There can also be a numerical advantage in midfield as the wingbacks move into the middle third when in safe possession. This is an important area to get control of in a big game. Furthermore, the wingers/wingbacks are widening the field, which creates space for the three central midfielders. This also means that the attacking options are great, since you have five attackers, who are ready to score. This includes two wingers, one offensive central midfielder and two strikers.
Easy transformation makes it favourable for counter-attacking play
Pacy wide players are of the utmost importance when using this formation. In the 3-5-2, defence can shift to attack in a matter of seconds. This makes the formation ideal for managers wishing to hurt the opposition on the break. When soaking up pressure in 5-3-2, the opposition will begin to commit more players to the attack as they feel is necessary to try and break the deadlock. This is when they become their most vulnerable; this is the ideal opportunity to make use of the wide areas.
Like any football formation, the 3-5-2 has its inherent weaknesses. Although some of the key advantages of the system come as a result of the inclusion of wing backs, it is also the case that many of the weaknesses come also as a result of the wing backs.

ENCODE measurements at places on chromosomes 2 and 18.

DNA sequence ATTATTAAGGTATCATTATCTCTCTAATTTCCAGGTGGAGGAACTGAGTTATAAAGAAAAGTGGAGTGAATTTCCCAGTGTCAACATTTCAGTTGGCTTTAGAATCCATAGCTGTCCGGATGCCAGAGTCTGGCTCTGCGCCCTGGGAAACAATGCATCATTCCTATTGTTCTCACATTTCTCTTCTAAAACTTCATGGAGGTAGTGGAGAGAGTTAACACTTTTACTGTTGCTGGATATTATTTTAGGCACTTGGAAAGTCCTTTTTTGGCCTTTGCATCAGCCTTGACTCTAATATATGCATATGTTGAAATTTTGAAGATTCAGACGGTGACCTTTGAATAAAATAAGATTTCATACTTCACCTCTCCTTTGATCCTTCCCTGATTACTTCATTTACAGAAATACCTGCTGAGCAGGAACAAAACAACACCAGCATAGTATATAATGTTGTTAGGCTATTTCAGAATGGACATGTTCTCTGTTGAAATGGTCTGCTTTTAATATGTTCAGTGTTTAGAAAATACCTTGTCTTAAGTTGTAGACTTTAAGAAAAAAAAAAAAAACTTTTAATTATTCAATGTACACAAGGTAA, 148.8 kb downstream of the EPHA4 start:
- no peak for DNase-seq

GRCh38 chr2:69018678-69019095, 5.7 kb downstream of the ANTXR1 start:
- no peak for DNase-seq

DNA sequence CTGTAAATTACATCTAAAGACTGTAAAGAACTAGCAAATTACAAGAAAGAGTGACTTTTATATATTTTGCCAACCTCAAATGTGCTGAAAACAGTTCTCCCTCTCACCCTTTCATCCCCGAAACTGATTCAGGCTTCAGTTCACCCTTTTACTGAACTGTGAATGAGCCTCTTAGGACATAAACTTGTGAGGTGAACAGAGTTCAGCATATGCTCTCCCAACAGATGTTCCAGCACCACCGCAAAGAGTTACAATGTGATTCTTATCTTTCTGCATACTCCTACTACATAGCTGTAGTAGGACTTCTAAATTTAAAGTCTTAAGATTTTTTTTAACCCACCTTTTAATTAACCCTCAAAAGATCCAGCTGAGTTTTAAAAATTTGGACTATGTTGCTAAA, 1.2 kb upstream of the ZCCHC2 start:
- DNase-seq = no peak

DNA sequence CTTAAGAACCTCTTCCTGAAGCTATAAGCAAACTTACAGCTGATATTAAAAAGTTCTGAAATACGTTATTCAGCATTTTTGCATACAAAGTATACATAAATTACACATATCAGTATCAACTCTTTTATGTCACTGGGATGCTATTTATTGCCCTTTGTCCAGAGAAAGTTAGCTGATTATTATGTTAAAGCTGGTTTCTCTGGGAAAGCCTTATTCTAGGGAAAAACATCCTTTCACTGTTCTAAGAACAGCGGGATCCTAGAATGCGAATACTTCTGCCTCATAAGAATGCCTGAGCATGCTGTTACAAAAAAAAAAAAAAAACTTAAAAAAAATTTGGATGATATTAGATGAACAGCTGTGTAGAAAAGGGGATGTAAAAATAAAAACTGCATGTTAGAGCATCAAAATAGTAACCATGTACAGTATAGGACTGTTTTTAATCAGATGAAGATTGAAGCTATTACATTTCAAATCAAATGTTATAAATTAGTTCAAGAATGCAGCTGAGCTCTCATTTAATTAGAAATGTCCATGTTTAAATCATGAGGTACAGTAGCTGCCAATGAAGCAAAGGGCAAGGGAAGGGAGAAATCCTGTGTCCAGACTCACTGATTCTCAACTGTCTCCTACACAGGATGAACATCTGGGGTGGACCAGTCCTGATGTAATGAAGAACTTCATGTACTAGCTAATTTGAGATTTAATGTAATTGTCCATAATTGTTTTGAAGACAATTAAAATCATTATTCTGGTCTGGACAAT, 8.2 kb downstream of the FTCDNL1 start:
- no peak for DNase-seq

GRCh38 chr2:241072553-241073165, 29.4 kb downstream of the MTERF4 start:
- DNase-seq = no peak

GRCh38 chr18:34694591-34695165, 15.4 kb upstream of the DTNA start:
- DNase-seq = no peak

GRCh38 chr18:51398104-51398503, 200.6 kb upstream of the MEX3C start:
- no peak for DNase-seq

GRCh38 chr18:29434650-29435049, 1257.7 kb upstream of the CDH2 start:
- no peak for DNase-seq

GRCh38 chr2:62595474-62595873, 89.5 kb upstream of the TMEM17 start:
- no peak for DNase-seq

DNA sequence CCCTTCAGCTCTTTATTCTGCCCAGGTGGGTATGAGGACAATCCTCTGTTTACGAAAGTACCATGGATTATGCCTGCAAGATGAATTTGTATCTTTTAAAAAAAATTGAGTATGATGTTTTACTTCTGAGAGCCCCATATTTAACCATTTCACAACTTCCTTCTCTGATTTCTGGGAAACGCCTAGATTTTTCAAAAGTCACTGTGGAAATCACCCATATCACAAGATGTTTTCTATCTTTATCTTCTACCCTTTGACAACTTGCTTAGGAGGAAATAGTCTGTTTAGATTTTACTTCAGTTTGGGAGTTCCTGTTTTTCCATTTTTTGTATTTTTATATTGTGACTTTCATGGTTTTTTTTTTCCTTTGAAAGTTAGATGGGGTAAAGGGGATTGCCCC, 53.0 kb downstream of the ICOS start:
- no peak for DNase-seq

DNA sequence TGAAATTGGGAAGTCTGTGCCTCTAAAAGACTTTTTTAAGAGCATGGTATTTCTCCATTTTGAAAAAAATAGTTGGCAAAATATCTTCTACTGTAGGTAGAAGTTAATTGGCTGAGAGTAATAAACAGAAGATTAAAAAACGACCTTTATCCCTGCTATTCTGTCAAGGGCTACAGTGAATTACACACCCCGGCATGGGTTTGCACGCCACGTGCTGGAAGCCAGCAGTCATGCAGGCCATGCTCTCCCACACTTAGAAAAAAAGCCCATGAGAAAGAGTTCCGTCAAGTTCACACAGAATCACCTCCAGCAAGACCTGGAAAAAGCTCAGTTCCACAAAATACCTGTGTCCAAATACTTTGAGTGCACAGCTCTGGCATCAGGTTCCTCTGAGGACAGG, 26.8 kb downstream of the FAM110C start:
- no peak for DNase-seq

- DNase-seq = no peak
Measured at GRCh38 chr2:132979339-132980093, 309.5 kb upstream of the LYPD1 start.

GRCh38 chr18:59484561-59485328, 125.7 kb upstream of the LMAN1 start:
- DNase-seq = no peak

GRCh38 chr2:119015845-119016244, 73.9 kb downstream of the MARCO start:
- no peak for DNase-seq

When playing against a 3-5-2, managers look to exploit the wide areas – the space in behind the wing backs. This is a notoriously problematic area for managers who employ the 3-5-2 but do not have the correct players to do so. Even if the team in question has athletic wing backs with good endurance, if the wide centre backs are not quick then the team can be incredibly susceptible against fast counterattacks in the wide areas. Even if the centre backs are quick, constantly getting dragged out in to 1v1 situations can create holes in other areas of the back line.
This formation is particularly hard on the wide players from a physical standpoint. There’s a tremendous amount of tracking back to do for these players which means they will likely need replacing at some points in some matches. It is therefore important that the managers have substitutes ready to replace the wing backs. This can be tricky given how specific the role is and how many attributes are required to play it.
Organisation of the back line
As previously mentioned, communication when defending and keeping a line is very important. It’s harder to maintain an even line with three defenders than with two. The three defenders must play games together regularly to build an understanding.
The popularity of the 3-5-2 formation in modern football is unfortunately falling. There are still teams using it, and others who are using variations of it, but not as many as before, mainly because of demanding skills and fitness level that it requires.